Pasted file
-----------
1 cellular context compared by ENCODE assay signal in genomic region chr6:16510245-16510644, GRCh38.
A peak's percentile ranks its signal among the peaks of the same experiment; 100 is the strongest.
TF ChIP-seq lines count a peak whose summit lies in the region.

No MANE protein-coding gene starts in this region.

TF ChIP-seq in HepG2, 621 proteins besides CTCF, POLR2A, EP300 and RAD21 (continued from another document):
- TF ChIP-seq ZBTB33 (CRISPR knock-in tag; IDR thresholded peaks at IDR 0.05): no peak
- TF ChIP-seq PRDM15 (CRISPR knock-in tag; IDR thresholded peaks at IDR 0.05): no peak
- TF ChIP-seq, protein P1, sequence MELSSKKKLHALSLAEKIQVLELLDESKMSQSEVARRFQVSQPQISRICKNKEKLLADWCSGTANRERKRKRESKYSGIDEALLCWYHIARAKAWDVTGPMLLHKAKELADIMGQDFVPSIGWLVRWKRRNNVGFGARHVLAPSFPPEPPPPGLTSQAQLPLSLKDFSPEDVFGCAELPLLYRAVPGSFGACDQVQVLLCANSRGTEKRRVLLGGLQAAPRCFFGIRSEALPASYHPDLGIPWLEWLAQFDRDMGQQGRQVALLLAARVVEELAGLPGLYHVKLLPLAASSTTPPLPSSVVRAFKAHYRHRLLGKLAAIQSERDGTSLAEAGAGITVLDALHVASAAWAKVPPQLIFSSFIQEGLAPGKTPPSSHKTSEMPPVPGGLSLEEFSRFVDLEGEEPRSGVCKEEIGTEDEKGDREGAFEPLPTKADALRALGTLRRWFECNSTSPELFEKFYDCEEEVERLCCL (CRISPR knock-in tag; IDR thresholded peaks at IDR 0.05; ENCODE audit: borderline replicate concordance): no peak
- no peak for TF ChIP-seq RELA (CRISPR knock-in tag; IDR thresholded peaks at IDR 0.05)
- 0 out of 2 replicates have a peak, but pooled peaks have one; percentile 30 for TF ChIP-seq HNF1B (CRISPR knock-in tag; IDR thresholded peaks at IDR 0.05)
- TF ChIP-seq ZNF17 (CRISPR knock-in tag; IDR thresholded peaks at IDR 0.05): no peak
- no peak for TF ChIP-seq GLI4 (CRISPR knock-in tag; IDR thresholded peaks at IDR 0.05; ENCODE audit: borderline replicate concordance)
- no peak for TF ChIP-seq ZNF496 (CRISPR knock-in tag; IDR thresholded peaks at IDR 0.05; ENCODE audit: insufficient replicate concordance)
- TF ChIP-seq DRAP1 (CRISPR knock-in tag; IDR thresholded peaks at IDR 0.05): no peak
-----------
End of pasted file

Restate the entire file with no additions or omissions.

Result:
1 cellular context compared by ENCODE assay signal in genomic region chr6:16510245-16510644, GRCh38.
A peak's percentile ranks its signal among the peaks of the same experiment; 100 is the strongest.
TF ChIP-seq lines count a peak whose summit lies in the region.

No MANE protein-coding gene starts in this region.

TF ChIP-seq in HepG2, 621 proteins besides CTCF, POLR2A, EP300 and RAD21 (continued from another document):
- TF ChIP-seq ZBTB33 (CRISPR knock-in tag; IDR thresholded peaks at IDR 0.05): no peak
- TF ChIP-seq PRDM15 (CRISPR knock-in tag; IDR thresholded peaks at IDR 0.05): no peak
- TF ChIP-seq, protein P1, sequence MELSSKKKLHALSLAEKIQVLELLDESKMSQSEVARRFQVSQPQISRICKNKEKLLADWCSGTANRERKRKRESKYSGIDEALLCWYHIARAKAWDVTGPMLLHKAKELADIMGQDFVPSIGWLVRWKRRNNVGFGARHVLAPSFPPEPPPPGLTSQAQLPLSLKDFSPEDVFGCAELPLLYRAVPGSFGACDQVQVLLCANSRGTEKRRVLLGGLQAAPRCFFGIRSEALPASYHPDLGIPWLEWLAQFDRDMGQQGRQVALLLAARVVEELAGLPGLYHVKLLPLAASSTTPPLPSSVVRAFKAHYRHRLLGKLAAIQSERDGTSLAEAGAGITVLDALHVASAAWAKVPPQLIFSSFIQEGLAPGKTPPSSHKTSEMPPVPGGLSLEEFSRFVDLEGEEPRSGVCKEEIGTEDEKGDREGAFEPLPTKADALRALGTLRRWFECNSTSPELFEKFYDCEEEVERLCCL (CRISPR knock-in tag; IDR thresholded peaks at IDR 0.05; ENCODE audit: borderline replicate concordance): no peak
- no peak for TF ChIP-seq RELA (CRISPR knock-in tag; IDR thresholded peaks at IDR 0.05)
- 0 out of 2 replicates have a peak, but pooled peaks have one; percentile 30 for TF ChIP-seq HNF1B (CRISPR knock-in tag; IDR thresholded peaks at IDR 0.05)
- TF ChIP-seq ZNF17 (CRISPR knock-in tag; IDR thresholded peaks at IDR 0.05): no peak
- no peak for TF ChIP-seq GLI4 (CRISPR knock-in tag; IDR thresholded peaks at IDR 0.05; ENCODE audit: borderline replicate concordance)
- no peak for TF ChIP-seq ZNF496 (CRISPR knock-in tag; IDR thresholded peaks at IDR 0.05; ENCODE audit: insufficient replicate concordance)
- TF ChIP-seq DRAP1 (CRISPR knock-in tag; IDR thresholded peaks at IDR 0.05): no peak